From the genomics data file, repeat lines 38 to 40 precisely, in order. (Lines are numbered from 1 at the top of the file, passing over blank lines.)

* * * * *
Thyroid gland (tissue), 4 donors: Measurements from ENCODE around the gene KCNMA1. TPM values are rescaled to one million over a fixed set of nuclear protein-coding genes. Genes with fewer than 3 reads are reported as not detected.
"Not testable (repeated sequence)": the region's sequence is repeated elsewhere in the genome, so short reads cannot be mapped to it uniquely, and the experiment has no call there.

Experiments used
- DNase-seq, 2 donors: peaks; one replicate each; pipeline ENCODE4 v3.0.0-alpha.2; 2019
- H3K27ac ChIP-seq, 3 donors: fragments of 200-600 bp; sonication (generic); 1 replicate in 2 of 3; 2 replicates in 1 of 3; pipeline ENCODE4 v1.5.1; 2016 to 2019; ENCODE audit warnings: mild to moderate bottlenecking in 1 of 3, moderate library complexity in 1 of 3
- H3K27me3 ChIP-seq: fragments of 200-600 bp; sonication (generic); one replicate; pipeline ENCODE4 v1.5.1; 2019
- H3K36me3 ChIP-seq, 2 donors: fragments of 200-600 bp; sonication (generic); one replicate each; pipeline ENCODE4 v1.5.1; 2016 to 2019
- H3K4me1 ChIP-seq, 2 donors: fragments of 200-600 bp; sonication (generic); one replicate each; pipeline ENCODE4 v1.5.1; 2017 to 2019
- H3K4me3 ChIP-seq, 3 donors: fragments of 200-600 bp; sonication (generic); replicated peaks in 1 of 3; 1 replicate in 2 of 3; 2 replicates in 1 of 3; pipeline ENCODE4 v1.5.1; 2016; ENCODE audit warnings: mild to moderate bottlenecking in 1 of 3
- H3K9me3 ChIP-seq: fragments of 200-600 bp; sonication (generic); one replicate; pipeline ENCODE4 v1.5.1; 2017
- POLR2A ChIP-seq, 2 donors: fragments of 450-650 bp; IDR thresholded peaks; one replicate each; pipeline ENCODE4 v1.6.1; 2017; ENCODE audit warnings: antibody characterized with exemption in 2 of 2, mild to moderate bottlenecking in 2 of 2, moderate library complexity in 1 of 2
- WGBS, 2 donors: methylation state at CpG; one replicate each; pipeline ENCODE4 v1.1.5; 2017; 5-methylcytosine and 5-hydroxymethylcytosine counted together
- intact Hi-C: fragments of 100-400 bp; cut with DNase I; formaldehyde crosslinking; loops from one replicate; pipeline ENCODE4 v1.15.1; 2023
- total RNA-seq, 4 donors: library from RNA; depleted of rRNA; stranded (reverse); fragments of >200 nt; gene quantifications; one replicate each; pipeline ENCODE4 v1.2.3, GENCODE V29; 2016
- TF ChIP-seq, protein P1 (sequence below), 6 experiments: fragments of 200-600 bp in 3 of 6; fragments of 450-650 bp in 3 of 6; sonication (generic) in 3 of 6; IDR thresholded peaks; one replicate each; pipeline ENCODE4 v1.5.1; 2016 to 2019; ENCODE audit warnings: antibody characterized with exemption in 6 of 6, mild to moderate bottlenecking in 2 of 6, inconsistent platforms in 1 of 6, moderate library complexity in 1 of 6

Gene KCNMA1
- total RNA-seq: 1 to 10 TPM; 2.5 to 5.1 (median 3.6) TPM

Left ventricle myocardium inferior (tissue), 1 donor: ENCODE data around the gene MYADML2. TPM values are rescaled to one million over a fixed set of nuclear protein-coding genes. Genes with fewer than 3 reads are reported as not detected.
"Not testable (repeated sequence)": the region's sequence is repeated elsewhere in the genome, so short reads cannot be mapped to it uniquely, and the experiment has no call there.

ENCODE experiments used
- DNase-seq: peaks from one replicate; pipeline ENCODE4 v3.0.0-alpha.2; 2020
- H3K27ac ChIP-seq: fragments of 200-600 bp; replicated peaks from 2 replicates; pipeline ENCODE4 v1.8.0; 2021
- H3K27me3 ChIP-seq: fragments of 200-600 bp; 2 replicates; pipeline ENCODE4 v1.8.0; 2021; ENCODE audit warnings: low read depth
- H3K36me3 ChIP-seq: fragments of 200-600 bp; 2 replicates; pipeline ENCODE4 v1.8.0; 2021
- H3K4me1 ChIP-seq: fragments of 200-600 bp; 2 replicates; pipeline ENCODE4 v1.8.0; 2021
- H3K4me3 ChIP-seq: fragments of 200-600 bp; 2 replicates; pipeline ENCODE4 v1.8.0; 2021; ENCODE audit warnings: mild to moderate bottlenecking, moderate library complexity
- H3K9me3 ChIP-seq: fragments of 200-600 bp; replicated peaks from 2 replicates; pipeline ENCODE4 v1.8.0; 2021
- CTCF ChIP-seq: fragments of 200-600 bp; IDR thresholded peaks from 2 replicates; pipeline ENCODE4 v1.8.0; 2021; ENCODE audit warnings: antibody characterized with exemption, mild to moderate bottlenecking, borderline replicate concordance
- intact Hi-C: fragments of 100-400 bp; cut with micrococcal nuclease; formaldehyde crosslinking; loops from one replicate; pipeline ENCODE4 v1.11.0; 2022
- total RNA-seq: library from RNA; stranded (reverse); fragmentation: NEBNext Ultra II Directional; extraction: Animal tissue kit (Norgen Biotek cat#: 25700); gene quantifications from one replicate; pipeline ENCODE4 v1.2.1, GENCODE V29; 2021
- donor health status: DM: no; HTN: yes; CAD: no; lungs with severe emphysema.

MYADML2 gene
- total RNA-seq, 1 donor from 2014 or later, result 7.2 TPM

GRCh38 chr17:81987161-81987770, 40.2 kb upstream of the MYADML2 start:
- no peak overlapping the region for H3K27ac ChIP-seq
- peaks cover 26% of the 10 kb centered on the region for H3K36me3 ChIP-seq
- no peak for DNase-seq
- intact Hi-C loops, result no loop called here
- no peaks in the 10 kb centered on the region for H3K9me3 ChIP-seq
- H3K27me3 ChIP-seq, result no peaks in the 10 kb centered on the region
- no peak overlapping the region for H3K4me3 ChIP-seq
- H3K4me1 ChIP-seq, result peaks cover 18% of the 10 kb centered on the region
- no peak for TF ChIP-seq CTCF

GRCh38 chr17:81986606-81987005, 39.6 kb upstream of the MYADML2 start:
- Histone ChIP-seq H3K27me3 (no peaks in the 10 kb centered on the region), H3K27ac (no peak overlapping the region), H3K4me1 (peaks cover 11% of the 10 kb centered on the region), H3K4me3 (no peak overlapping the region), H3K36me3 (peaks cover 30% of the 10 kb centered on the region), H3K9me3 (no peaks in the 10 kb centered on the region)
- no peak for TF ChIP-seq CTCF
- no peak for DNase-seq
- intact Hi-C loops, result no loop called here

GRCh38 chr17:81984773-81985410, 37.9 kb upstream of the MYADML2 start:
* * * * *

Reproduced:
- intact Hi-C loops, result no loop called here
- no peaks in the 10 kb centered on the region for H3K9me3 ChIP-seq
- H3K27me3 ChIP-seq, result no peaks in the 10 kb centered on the region